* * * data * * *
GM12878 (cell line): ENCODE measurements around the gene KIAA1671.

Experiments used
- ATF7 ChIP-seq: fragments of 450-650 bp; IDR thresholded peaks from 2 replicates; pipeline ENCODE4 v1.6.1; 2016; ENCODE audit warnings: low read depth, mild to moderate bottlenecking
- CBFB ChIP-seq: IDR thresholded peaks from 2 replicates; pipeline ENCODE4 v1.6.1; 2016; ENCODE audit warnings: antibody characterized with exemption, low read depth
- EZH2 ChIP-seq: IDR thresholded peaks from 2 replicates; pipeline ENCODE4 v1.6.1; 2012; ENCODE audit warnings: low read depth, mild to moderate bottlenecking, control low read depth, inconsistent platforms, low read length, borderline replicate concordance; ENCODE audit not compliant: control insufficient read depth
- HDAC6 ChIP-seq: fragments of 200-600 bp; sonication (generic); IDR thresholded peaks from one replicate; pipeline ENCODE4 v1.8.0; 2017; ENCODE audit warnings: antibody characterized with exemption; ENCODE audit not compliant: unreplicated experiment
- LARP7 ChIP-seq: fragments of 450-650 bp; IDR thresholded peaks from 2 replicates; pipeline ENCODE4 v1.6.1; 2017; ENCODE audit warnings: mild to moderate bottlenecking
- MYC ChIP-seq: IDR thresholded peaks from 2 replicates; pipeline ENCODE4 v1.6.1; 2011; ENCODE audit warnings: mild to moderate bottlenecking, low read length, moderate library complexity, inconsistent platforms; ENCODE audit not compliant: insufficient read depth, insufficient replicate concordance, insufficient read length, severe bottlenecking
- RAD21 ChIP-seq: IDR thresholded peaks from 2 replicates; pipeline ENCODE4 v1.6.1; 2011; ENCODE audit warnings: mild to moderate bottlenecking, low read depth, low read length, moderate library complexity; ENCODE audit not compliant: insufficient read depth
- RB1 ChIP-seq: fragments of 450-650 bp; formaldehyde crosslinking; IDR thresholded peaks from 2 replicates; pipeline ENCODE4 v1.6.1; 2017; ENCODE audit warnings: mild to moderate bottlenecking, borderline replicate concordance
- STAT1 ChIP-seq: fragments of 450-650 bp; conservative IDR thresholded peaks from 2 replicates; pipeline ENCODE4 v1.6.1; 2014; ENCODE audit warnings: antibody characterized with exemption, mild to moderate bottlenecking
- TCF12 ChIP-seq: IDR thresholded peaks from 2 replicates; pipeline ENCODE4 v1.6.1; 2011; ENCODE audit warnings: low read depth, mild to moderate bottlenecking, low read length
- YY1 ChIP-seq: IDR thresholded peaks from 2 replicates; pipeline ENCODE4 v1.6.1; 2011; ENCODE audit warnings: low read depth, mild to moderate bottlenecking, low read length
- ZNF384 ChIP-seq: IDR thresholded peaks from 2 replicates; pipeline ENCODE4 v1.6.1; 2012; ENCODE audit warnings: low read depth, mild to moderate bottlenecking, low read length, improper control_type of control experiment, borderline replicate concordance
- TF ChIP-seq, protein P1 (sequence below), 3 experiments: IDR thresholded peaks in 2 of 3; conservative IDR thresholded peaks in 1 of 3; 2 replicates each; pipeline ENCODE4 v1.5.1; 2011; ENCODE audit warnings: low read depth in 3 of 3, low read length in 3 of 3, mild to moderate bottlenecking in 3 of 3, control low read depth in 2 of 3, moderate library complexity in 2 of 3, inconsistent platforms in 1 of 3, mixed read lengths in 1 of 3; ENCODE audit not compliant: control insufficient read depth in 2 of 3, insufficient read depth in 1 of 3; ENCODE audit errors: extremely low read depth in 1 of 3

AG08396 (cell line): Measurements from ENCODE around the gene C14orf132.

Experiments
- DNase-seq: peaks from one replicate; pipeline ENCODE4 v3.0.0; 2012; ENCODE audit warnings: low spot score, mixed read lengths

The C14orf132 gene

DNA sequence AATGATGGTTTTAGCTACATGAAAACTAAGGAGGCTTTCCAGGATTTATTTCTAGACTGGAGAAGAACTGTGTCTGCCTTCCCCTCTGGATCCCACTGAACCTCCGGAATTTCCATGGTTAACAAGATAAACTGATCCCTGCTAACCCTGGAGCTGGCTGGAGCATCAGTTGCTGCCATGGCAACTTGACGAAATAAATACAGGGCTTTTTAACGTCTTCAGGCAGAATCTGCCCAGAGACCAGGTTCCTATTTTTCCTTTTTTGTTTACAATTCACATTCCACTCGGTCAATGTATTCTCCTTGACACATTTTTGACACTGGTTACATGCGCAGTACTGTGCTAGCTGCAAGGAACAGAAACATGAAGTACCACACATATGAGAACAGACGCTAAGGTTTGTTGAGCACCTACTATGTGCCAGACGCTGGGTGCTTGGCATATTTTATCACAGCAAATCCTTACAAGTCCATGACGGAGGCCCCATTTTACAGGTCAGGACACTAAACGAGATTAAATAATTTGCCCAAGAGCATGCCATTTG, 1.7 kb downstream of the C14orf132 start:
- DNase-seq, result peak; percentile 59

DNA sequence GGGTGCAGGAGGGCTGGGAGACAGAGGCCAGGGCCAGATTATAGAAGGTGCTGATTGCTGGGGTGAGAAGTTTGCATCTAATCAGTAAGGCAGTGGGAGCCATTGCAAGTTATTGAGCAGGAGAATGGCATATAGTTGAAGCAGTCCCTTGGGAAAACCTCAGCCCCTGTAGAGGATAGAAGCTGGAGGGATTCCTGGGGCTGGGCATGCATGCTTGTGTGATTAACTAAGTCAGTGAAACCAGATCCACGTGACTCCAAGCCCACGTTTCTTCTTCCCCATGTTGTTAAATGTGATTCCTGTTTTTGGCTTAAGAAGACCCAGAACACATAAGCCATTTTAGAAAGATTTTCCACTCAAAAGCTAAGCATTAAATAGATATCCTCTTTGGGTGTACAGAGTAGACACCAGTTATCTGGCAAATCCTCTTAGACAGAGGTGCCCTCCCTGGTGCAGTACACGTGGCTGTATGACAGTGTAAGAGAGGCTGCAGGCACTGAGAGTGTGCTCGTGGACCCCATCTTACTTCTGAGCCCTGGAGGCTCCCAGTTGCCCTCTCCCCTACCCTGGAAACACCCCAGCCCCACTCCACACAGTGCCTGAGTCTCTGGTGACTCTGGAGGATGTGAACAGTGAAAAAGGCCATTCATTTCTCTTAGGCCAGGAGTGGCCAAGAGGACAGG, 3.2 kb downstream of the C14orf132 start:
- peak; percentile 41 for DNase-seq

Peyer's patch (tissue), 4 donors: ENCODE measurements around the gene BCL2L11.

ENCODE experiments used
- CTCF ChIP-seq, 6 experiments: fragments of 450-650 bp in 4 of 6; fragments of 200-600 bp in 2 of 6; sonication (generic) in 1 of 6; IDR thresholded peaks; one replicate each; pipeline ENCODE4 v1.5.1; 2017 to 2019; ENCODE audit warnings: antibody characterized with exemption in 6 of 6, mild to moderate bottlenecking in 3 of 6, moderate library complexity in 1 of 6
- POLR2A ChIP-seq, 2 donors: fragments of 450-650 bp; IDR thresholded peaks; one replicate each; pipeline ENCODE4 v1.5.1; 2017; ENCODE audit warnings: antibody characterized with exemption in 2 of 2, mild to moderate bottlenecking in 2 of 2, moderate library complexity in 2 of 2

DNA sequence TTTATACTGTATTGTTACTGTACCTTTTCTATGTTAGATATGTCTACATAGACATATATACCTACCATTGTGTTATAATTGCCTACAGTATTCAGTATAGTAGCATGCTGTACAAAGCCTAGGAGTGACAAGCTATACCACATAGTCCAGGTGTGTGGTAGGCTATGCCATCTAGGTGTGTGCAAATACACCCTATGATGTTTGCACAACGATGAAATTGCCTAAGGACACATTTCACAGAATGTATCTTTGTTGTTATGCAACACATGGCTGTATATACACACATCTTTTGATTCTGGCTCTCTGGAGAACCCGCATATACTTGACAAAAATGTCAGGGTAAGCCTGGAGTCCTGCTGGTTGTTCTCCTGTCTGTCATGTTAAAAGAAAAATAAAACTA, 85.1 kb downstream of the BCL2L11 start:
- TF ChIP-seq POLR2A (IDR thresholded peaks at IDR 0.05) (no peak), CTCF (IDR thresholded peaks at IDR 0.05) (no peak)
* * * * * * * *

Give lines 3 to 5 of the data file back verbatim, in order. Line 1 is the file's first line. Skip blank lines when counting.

- ATF7 ChIP-seq: fragments of 450-650 bp; IDR thresholded peaks from 2 replicates; pipeline ENCODE4 v1.6.1; 2016; ENCODE audit warnings: low read depth, mild to moderate bottlenecking
- CBFB ChIP-seq: IDR thresholded peaks from 2 replicates; pipeline ENCODE4 v1.6.1; 2016; ENCODE audit warnings: antibody characterized with exemption, low read depth
- EZH2 ChIP-seq: IDR thresholded peaks from 2 replicates; pipeline ENCODE4 v1.6.1; 2012; ENCODE audit warnings: low read depth, mild to moderate bottlenecking, control low read depth, inconsistent platforms, low read length, borderline replicate concordance; ENCODE audit not compliant: control insufficient read depth